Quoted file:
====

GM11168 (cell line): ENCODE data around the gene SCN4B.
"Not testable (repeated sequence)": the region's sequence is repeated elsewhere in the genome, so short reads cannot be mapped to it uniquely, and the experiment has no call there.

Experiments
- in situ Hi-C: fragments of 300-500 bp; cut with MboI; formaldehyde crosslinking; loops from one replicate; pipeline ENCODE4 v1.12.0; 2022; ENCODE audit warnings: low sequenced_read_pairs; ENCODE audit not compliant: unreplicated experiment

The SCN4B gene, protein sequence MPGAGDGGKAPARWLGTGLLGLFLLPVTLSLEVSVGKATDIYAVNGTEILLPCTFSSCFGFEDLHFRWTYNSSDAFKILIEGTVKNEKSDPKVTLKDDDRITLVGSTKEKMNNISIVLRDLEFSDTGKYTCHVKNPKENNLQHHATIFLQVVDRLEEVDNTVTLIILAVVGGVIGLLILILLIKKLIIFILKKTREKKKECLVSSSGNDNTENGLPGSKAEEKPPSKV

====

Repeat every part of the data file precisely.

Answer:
GM11168 (cell line): ENCODE data around the gene SCN4B.
"Not testable (repeated sequence)": the region's sequence is repeated elsewhere in the genome, so short reads cannot be mapped to it uniquely, and the experiment has no call there.

Experiments
- in situ Hi-C: fragments of 300-500 bp; cut with MboI; formaldehyde crosslinking; loops from one replicate; pipeline ENCODE4 v1.12.0; 2022; ENCODE audit warnings: low sequenced_read_pairs; ENCODE audit not compliant: unreplicated experiment

The SCN4B gene, protein sequence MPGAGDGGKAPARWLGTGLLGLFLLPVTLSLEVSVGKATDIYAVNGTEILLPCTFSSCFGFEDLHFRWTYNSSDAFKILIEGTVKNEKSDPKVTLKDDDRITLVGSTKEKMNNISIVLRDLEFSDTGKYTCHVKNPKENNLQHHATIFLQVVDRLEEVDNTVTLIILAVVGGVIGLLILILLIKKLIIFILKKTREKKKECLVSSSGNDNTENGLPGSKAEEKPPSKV